What is Topology?
Robert Bruner

Basically, topology is the modern version of geometry, the study of all different sorts of spaces. The thing that distinguishes different kinds of geometry from each other (including topology here as a kind of geometry) is in the kinds of transformations that are allowed before you really consider something changed. (This point of view was first suggested by Felix Klein, a famous German mathematician of the late 1800 and early 1900's.)

In ordinary Euclidean geometry, you can move things around and flip them over, but you can't stretch or bend them. This is called "congruence" in geometry class. Two things are congruent if you can lay one on top of the other in such a way that they exactly match.

In projective geometry, invented during the Renaissance to understand perspective drawing, two things are considered the same if they are both views of the same object. For example, look at a plate on a table from directly above the table, and the plate looks round, like a circle. But walk away a few feet and look at it, and it looks much wider than long, like an ellipse, because of the angle you're at. The ellipse and circle are projectively equivalent.

This is one reason it is hard to learn to draw. The eye and the mind work projectively. They look at this elliptical plate on the table, and think it's a circle, because they know what happens when you look at things at an angle like that. To learn to draw, you have to learn to draw an ellipse even though your mind is saying `circle', so you can draw what you really see, instead of `what you know it is'.

In topology, any continuous change which can be continuously undone is allowed. So a circle is the same as a triangle or a square, because you just `pull on' parts of the circle to make corners and then straighten the sides, to change a circle into a square. Then you just `smooth it out' to turn it back into a circle. These two processes are continuous in the sense that during each of them, nearby points at the start are still nearby at the end.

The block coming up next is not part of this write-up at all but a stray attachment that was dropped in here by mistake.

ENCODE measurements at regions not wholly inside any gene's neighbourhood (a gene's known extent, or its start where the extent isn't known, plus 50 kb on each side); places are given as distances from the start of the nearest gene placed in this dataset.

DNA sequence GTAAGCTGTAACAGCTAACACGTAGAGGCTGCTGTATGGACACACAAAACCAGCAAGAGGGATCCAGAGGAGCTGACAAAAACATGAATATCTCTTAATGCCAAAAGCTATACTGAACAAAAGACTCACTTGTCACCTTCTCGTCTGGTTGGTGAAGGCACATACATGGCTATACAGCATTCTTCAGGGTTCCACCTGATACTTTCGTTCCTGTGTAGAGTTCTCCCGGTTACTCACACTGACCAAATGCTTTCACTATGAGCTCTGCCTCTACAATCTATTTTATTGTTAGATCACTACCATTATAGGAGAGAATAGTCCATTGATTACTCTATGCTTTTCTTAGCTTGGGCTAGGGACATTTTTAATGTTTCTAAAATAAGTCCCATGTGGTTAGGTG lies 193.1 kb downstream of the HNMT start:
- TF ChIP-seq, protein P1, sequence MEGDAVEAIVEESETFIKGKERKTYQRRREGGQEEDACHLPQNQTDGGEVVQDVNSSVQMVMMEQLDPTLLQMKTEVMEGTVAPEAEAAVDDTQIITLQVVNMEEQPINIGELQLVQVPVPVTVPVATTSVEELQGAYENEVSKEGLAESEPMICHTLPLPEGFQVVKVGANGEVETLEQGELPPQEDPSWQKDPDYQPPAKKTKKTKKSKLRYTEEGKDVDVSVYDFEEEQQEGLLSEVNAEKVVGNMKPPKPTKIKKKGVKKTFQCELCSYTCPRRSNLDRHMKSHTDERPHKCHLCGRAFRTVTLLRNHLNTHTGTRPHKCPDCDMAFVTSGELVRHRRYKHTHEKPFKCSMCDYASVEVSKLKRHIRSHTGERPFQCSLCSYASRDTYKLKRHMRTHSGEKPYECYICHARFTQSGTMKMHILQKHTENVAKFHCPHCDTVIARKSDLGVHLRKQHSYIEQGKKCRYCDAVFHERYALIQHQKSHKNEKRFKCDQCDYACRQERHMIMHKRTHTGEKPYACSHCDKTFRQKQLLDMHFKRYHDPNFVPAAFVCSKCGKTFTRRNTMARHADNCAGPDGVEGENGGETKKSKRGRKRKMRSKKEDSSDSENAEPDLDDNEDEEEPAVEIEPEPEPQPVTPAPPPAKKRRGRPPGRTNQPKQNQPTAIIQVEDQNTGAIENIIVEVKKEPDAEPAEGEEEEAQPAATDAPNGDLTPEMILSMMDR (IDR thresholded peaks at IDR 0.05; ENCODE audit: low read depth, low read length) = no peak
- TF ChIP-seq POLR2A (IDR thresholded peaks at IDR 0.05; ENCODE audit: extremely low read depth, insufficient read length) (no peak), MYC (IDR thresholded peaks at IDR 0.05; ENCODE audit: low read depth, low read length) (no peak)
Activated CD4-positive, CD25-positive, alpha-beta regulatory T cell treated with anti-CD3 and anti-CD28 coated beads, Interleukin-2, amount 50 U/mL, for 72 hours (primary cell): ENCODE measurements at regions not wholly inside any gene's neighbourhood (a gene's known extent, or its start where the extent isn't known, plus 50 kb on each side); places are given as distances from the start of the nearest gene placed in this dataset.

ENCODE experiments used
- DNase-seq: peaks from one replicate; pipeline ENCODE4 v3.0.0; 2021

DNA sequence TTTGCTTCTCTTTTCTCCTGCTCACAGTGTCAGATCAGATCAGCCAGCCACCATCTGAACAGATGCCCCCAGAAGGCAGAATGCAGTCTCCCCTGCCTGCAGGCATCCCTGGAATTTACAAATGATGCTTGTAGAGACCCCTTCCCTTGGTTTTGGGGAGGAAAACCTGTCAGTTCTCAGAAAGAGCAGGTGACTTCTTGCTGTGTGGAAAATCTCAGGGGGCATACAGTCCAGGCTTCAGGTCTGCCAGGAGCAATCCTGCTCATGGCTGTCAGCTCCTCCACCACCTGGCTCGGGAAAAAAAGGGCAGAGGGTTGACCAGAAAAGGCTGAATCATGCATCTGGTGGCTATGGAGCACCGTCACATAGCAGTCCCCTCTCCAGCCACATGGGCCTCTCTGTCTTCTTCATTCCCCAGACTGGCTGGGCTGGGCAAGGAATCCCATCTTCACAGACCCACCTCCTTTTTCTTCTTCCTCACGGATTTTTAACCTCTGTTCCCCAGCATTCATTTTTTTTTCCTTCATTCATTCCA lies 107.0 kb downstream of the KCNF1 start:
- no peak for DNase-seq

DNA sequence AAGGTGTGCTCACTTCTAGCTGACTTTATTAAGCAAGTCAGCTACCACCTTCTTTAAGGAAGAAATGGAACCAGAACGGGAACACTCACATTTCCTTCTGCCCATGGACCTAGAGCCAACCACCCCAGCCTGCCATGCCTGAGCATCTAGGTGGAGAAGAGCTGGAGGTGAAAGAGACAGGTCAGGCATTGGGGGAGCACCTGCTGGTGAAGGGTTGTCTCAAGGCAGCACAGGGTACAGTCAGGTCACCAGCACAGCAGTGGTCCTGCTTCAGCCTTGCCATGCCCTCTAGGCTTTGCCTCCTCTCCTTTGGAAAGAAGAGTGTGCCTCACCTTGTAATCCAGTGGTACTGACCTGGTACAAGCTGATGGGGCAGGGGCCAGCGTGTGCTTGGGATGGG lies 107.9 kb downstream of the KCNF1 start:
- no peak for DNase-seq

The circle isn't the same as a figure 8, because although you can squash the middle of a circle together to make it into a figure 8 continuously, when you try to undo it, you have to break the connection in the middle and this is discontinuous: points that are all near the center of the eight end up split into two batches, on opposite sides of the circle, far apart.

Another example: a plate and a bowl are the same topologically, because you can just flatten the bowl into the plate. At least, this is true if you use clay which is still soft and hasn't been fired yet. Once they're fired they become Euclidean rather than topological, because you can't flatten the bowl any longer without breaking it.

Topology is almost the most basic form of geometry there is. It is used in nearly all branches of mathematics in one form or another. There is an even more basic form of geometry called homotopy theory, which is what I actually study most of the time. We use topology to describe homotopy, but in homotopy theory we allow so many different transformations that the result is more like algebra than like topology. This turns out to be convenient though, because once it is a kind of algebra, you can do calculations, and really sort things out! And, surprisingly, many things depend only on this more basic structure (homotopy type), rather than on the topological type of the space, so the calculations turn out to be quite useful in solving problems in geometry of many sorts.

For a more extensive essay on this topic with charming diagrams, see Neil Strickland's answer, and for an index of related essays, see Don Davis's list.